Lansdowne residents have mixed feelings about a new townhouse development that Enterprise Homes is planning for a vacant property on Hollins Ferry Road.
The development will feature 54 "rent to purchase" townhouses. The residences will initially be rental properties and the tenants would have the option to purchase where they are living at the end of a 15-year period.
Not all area residents, however, are looking forward to the addition of more rental units in their community.
"We're over saturated as it is with rentals now. And there's no long-term investment," said Theresa Lowry, co-director of the Southwest Leadership Team on the absence of homeowners.
Lowry said that the addition of more rental units in the area would decrease property values because renters are less inclined to be active in community improvements due to the lack of permanence.
"You don't have people who are invested in the community," Lowry said.
Chickie Grayson, president and CEO of Enterprise Homes, disagreed.
Grayson said her company chose Lansdowne in hopes of sparking some revitalization in the southwestern portion of Baltimore County.
"There's plenty of employment. There's plenty of transportation," Grayson said. "So it's the kind of smart growth things we look for where there are other amenities that would be beneficial to people and help them live in a quality community."
Having the residences available to purchase at the end of the 15-year rental period will give those living in them time to learn about home maintenance, get involved in community improvement associations and receive home ownership counseling.
"These are going to be people who are interested in purchasing at the end of 15 years," Grayson said.
Riverview resident Brenda Harney said she is undecided about whether she is in favor of the new development.
She pointed out she is concerned that the 15-year time period for renting before a residence could be purchased might be too long.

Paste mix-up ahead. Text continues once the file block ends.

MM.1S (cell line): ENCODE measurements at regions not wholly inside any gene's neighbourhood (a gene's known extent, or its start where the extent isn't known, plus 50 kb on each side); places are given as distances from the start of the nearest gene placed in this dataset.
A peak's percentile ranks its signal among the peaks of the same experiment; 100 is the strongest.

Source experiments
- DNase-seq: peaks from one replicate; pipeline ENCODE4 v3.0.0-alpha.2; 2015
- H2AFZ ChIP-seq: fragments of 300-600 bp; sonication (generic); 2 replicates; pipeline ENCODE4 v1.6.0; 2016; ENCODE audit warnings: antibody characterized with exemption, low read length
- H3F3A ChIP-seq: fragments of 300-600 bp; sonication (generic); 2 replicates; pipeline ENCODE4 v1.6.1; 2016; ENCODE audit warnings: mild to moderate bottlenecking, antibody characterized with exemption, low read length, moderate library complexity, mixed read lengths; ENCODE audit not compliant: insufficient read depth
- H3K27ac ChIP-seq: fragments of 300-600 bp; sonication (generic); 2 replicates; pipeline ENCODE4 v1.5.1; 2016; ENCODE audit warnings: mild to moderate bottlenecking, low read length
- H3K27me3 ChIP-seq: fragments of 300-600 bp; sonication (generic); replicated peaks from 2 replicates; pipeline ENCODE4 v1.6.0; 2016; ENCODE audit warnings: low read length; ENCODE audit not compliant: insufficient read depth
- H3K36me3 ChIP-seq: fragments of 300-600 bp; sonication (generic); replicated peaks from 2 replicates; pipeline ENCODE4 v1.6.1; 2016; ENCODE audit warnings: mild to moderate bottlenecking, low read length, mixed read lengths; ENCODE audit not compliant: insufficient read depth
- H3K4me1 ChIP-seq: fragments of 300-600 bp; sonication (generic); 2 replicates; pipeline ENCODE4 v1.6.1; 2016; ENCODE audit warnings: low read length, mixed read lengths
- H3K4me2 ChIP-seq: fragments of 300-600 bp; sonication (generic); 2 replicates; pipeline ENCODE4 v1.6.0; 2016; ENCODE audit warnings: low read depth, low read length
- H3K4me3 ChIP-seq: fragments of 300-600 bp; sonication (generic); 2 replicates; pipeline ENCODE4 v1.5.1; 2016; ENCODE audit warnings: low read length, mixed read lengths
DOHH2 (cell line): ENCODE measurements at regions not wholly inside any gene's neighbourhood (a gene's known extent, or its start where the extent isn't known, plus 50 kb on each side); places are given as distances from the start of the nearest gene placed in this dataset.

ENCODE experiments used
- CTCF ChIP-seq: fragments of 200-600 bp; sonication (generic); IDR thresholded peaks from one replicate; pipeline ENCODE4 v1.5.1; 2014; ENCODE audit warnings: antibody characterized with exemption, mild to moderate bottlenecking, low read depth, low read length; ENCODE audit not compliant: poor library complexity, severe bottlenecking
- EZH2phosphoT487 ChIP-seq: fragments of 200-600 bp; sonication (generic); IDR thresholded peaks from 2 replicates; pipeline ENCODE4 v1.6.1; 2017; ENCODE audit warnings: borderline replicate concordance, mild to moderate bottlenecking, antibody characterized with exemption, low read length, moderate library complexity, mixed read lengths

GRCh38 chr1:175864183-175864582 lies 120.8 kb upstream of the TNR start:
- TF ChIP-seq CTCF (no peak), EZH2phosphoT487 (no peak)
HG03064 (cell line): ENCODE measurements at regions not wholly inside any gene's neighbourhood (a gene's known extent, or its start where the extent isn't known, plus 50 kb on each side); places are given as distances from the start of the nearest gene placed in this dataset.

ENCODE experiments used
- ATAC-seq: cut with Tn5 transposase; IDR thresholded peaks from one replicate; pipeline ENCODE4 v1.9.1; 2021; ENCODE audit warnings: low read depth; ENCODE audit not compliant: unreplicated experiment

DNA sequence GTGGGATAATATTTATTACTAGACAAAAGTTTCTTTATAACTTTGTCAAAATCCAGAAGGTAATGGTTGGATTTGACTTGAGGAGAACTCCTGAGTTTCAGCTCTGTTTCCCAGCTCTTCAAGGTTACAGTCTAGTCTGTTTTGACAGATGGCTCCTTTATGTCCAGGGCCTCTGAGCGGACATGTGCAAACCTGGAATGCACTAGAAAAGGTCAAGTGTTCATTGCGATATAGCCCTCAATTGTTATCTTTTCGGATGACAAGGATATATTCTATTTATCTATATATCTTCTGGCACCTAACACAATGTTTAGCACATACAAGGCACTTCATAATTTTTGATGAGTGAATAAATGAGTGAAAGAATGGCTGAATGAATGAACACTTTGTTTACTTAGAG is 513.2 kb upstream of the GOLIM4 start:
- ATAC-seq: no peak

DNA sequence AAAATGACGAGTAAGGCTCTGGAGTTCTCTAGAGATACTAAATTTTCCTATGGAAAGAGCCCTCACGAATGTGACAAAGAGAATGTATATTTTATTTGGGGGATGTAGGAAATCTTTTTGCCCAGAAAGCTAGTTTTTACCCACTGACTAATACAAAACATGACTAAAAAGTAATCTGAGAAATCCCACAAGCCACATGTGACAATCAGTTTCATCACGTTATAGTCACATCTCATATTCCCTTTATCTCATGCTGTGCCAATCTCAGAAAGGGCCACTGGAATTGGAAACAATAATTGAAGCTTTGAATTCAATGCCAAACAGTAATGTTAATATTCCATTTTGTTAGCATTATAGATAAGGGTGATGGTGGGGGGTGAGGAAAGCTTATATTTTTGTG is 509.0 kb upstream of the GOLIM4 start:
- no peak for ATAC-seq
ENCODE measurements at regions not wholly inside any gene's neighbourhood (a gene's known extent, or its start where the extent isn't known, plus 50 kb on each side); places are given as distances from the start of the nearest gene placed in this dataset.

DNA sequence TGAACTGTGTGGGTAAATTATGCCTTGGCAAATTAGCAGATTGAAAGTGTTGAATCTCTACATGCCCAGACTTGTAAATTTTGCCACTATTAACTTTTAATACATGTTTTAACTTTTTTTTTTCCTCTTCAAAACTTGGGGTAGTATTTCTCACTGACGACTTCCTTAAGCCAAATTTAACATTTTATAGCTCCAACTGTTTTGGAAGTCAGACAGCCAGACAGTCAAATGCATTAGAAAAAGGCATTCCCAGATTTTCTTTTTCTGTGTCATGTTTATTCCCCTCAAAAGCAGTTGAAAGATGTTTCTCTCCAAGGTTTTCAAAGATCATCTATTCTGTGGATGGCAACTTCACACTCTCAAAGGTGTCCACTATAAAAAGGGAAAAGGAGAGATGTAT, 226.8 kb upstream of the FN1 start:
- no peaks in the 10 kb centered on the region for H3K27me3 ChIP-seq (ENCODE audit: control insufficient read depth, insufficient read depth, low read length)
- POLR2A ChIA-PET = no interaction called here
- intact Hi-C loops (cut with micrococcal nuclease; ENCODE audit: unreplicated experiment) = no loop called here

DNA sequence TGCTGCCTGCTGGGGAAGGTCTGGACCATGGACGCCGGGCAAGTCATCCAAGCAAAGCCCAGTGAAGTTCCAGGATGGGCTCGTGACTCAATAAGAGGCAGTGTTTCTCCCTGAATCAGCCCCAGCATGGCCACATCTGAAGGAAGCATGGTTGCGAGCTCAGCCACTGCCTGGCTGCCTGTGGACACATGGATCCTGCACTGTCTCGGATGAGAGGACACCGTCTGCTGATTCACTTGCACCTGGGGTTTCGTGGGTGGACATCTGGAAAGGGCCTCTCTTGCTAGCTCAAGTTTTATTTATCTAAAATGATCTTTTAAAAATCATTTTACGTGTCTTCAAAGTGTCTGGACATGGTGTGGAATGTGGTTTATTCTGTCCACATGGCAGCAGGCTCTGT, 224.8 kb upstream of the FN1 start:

Harney spoke at a Riverview-Ryerson Circle Improvement Association meeting Jan. 10, during which she presented detailed research on other "rent to purchase" communities.
Her biggest concern is that none of the communities have been around for long enough to reach the end of the rental period and that it might not turn out as nicely as Grayson and Enterprise Homes may think.
"I know it's going to be beautiful, it's no doubt," Harney said of the complex. "Enterprise Homes comes with a very good reputation,. But there's no results, because nothing (like this) is 15 years old. No communities are 15 years old yet."
Harney said the general feeling at the meeting was one of support, but that she is still unsure whether or not the new community will be a positive.
She said it could either inspire current residents and landlords to beautify their properties, or it could just add more people to Lansdowne who aren't truly invested in it.
""Everything is a risk ...and the community felt that it was worth the risk because they want change," Harney said of the association's vote in favor at the meeting. "And they are hoping that this will be the catalyst for change."